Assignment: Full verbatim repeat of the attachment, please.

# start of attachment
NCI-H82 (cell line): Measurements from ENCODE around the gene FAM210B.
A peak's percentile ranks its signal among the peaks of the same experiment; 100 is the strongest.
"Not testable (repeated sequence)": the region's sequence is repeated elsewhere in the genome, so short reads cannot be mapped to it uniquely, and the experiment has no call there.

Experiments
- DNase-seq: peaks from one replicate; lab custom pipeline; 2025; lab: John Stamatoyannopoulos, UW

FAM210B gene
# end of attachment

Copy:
NCI-H82 (cell line): Measurements from ENCODE around the gene FAM210B.
A peak's percentile ranks its signal among the peaks of the same experiment; 100 is the strongest.
"Not testable (repeated sequence)": the region's sequence is repeated elsewhere in the genome, so short reads cannot be mapped to it uniquely, and the experiment has no call there.

Experiments
- DNase-seq: peaks from one replicate; lab custom pipeline; 2025; lab: John Stamatoyannopoulos, UW

FAM210B gene